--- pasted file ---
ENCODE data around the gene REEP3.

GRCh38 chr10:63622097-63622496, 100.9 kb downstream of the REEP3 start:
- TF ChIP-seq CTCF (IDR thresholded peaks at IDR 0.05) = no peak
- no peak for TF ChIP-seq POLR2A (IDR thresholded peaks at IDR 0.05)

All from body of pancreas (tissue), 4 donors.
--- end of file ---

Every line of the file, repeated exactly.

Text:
ENCODE data around the gene REEP3.

GRCh38 chr10:63622097-63622496, 100.9 kb downstream of the REEP3 start:
- TF ChIP-seq CTCF (IDR thresholded peaks at IDR 0.05) = no peak
- no peak for TF ChIP-seq POLR2A (IDR thresholded peaks at IDR 0.05)

All from body of pancreas (tissue), 4 donors.